I was surprised by this tale of two women in Afghanistan. In 2007, Rahima, a girl in a family of girls, becomes a bacha posh, a cultural practice in wI was surprised by this tale of two women in Afghanistan. In 2007, Rahima, a girl in a family of girls, becomes a bacha posh, a cultural practice in which families without sons pick a daughter to live and behave as a boy. In 1900, Shekiba struggles as her family dies from cholera. Male relatives trade her away. A moving story of silenced voices separated by a century, their struggles similar despite the generations between them. ...more
The first book I finished, though officially I started it on the last day of 2016, was quite a read. It was a book I didn’t quite know that I needed to read, until I read it. Don’t you just love when that happens?
I like how it opens, and how in this first journal entry that we read, Quintero sets the scene for the book.
"July 24 My mother named me Gabriela, after my grandmother who, coincidentally, didn’t want to meet me when I was born because my mother was unmarried, and therefore living in sin. My mom has told me the story many, many, MANY, times of how, when she confessed to my grandmother that she was pregnant with me, her mother beat her. BEAT HER! She was twenty-five. That story is the basis of my sexual education and has reiterated why it’s important to wait until you’re married to give it up. So now, every time I go out with a guy, my mom says, “Ojos abiertos, piernas cerradas.” Eyes open, legs closed. That’s as far as the birds and the bees talk has gone. And I don’t mind it. I don’t necessarily agree with that whole wait until you’re married crap, though. I mean, this is America and the 21st century; not Mexico one hundred years ago. But, of course, I can’t tell my mom that because she will think I’m bad. Or worse: trying to be White."
Quintero pretty much establishes what the issues that drives her novel, especially Gabi’s struggles to be a modern Mexican-American young woman, in what is more of a patriarchal culture.
Among the very many things that happens in this book are:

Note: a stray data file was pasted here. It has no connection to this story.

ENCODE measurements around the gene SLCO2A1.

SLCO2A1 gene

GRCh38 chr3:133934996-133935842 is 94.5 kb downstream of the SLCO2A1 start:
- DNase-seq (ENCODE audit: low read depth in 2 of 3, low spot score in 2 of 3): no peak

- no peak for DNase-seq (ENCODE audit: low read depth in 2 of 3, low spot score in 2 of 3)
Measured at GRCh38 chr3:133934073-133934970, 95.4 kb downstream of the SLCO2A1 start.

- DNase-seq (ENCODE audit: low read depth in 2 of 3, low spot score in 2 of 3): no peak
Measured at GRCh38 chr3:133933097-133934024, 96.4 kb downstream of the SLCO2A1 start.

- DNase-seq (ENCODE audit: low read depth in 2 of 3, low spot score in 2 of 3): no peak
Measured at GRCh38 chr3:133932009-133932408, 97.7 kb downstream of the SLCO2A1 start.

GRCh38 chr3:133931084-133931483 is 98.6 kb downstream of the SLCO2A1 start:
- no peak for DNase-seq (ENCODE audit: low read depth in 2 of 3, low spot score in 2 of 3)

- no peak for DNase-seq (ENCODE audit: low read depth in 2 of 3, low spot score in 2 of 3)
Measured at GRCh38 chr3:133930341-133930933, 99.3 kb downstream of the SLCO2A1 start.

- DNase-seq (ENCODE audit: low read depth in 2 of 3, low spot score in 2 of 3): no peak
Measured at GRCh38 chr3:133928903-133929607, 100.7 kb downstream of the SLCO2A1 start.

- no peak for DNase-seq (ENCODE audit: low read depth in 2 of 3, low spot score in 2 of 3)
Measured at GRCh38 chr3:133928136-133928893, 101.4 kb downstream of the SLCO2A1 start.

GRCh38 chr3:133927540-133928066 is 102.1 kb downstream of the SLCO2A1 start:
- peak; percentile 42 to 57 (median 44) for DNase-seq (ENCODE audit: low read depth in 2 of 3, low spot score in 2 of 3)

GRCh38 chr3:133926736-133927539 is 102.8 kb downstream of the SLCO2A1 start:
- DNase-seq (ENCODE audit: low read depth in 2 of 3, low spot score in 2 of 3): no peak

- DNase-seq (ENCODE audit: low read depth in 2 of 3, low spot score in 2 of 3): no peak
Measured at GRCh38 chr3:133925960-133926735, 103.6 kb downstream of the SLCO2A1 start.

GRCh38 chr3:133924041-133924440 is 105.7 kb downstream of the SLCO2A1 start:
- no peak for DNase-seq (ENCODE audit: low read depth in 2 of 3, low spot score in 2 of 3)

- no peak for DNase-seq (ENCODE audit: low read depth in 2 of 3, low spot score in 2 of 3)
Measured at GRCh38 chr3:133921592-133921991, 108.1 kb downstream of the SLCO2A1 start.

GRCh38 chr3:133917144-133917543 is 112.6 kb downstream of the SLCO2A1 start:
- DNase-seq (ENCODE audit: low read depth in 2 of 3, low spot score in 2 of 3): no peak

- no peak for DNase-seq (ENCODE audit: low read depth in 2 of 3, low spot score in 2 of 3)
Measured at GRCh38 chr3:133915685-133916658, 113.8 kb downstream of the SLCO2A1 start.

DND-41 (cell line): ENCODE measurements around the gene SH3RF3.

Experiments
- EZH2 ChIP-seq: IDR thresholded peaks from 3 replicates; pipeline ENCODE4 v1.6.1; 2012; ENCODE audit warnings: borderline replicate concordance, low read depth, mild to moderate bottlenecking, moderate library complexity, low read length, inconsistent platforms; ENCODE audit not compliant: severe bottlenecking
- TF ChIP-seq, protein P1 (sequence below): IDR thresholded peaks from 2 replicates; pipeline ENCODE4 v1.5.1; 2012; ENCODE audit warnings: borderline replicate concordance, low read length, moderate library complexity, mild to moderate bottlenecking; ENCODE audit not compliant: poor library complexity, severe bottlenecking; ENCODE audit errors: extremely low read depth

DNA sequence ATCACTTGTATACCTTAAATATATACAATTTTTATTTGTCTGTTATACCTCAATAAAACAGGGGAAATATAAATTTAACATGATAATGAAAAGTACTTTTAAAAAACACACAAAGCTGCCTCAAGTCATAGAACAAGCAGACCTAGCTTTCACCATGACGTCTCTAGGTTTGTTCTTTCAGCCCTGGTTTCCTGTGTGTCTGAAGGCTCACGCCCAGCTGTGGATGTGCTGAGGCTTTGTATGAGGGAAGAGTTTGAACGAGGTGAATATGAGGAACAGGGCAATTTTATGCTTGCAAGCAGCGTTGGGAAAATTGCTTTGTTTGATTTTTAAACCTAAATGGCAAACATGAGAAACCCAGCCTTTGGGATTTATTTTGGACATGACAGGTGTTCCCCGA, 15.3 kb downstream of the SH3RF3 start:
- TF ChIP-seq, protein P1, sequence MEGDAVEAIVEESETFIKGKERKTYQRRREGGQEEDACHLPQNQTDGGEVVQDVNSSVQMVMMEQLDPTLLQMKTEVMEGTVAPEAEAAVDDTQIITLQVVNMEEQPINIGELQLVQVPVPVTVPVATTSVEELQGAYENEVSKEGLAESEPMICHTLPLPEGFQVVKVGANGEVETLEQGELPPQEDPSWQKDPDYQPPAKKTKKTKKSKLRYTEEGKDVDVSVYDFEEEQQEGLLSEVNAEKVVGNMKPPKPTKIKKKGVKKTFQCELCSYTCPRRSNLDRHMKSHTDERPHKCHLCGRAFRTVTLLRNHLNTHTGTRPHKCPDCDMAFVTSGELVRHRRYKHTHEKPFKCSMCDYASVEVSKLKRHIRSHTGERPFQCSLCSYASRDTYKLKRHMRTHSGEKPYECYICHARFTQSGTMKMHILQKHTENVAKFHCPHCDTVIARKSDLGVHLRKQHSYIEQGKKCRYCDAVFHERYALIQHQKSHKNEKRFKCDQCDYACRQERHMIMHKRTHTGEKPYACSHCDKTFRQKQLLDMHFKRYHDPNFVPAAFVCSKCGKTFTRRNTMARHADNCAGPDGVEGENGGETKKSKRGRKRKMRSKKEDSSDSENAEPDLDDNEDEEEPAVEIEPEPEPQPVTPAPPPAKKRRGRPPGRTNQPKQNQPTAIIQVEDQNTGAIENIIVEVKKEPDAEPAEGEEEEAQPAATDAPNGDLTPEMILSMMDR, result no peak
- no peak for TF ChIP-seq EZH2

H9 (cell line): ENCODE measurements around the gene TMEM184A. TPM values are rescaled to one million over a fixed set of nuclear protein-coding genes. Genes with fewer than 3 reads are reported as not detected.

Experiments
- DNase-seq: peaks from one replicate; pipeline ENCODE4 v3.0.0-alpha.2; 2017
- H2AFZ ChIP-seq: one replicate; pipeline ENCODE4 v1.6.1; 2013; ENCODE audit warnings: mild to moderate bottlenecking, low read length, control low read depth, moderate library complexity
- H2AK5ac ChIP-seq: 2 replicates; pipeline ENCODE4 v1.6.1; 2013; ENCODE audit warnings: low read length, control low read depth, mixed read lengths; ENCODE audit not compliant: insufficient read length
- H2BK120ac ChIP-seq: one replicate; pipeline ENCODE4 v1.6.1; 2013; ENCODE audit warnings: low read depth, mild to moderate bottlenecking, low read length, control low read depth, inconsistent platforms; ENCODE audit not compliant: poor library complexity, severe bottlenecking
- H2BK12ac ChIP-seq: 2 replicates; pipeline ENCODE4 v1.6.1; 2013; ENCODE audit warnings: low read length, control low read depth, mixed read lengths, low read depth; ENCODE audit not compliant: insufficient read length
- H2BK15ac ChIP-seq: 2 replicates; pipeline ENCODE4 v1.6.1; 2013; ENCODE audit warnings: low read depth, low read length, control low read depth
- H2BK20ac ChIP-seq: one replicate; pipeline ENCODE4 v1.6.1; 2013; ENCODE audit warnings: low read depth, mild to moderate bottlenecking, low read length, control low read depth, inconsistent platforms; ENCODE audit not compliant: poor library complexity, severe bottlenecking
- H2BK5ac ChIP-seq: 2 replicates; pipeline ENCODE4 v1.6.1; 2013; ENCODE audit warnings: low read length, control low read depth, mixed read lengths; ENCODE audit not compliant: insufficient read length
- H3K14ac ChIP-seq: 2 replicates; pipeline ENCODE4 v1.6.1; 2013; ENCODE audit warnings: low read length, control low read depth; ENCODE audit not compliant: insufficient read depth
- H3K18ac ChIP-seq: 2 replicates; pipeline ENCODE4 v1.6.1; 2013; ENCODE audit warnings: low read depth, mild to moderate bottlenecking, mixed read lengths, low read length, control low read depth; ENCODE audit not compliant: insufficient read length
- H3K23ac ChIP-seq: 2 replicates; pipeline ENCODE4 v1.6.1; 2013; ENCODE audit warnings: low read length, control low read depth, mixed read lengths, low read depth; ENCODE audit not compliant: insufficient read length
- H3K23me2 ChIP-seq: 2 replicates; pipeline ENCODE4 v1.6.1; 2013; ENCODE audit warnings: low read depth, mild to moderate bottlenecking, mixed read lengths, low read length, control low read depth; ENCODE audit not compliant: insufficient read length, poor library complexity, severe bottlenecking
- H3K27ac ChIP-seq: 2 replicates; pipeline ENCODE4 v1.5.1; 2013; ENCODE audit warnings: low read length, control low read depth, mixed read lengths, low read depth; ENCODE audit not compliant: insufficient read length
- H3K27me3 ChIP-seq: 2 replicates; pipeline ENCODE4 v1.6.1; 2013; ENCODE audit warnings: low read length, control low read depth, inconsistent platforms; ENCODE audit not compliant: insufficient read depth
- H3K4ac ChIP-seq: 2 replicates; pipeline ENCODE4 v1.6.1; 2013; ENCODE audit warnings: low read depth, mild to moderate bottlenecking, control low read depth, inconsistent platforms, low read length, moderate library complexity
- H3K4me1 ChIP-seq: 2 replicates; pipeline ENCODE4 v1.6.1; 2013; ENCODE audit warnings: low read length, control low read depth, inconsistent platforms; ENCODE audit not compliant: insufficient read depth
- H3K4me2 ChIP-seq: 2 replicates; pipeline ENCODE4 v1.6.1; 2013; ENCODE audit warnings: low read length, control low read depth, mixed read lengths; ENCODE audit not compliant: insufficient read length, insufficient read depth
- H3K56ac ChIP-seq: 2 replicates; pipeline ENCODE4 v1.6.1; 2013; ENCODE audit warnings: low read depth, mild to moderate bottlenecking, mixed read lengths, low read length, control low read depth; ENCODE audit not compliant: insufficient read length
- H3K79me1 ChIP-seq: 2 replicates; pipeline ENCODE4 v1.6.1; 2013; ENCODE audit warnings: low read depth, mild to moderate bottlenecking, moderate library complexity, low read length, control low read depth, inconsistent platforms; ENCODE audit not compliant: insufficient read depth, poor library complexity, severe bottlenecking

– date rape
– teenaged pregnancy
– a gay teen coming out
– drug addiction
and some other things that I probably shouldn’t point out because spoilers.
But, I don’t know, it’s a lot. I don’t mean to say that this all couldn’t be happening to a group of friends and their families out there. I’m not an American teenager, maybe this is all more common than I imagine. When I was Gabi’s age, I was in school in Singapore, where uniforms are required, shoes had to be white, long hair on girls had to be tied up, boys’ hair couldn’t touch the collars etc. It just seems like it was far more innocent times then (obviously I feel like I am too old for this book….! Why couldn’t it have been written and published when I was an actual teenager?).
I adored Gabi’s growing into her own creativity, learning to write poetry, expressing her emotions in what she writes, and her letters to her father made me tear up.
But that cover. Can we talk about that cover? Having read the book now, I understand where the cover art is coming from but if I had randomly come across this book on the shelves of a bookstore or a library, I would never have picked it up.
I loved Gabi. I wrote in my Litsy review that I just wished I could give her a hug! She’s fierce, independent, strong-willed, smart and funny. And I love her honesty, her vulnerability, her strong bonds with her friends and family. What a great read this was. Why didn’t I read it earlier when everyone was saying it, just read it!...more